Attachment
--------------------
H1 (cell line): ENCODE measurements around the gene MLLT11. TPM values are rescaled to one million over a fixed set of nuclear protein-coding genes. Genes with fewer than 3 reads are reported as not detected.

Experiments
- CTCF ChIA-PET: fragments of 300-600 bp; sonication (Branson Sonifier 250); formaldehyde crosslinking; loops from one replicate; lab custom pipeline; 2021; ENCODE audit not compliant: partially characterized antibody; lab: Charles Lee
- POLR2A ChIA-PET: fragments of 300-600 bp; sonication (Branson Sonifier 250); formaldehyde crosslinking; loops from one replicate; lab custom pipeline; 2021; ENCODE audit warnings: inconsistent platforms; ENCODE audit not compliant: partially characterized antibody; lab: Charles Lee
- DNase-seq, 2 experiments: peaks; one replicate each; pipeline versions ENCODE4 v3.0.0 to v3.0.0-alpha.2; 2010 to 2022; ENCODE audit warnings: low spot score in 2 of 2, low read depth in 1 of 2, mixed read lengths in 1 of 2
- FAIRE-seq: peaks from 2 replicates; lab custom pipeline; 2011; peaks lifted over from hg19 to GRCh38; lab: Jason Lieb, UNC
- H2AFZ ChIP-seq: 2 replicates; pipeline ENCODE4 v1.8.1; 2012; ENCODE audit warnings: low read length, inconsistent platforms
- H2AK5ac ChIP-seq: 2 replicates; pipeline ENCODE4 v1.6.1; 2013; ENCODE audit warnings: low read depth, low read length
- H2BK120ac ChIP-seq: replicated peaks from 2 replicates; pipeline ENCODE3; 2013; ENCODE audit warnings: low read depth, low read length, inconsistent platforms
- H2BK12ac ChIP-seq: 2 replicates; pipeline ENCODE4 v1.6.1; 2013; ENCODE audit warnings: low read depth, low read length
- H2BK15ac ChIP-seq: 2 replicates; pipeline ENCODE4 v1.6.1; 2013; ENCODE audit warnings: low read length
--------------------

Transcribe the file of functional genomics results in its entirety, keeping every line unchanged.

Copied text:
H1 (cell line): ENCODE measurements around the gene MLLT11. TPM values are rescaled to one million over a fixed set of nuclear protein-coding genes. Genes with fewer than 3 reads are reported as not detected.

Experiments
- CTCF ChIA-PET: fragments of 300-600 bp; sonication (Branson Sonifier 250); formaldehyde crosslinking; loops from one replicate; lab custom pipeline; 2021; ENCODE audit not compliant: partially characterized antibody; lab: Charles Lee
- POLR2A ChIA-PET: fragments of 300-600 bp; sonication (Branson Sonifier 250); formaldehyde crosslinking; loops from one replicate; lab custom pipeline; 2021; ENCODE audit warnings: inconsistent platforms; ENCODE audit not compliant: partially characterized antibody; lab: Charles Lee
- DNase-seq, 2 experiments: peaks; one replicate each; pipeline versions ENCODE4 v3.0.0 to v3.0.0-alpha.2; 2010 to 2022; ENCODE audit warnings: low spot score in 2 of 2, low read depth in 1 of 2, mixed read lengths in 1 of 2
- FAIRE-seq: peaks from 2 replicates; lab custom pipeline; 2011; peaks lifted over from hg19 to GRCh38; lab: Jason Lieb, UNC
- H2AFZ ChIP-seq: 2 replicates; pipeline ENCODE4 v1.8.1; 2012; ENCODE audit warnings: low read length, inconsistent platforms
- H2AK5ac ChIP-seq: 2 replicates; pipeline ENCODE4 v1.6.1; 2013; ENCODE audit warnings: low read depth, low read length
- H2BK120ac ChIP-seq: replicated peaks from 2 replicates; pipeline ENCODE3; 2013; ENCODE audit warnings: low read depth, low read length, inconsistent platforms
- H2BK12ac ChIP-seq: 2 replicates; pipeline ENCODE4 v1.6.1; 2013; ENCODE audit warnings: low read depth, low read length
- H2BK15ac ChIP-seq: 2 replicates; pipeline ENCODE4 v1.6.1; 2013; ENCODE audit warnings: low read length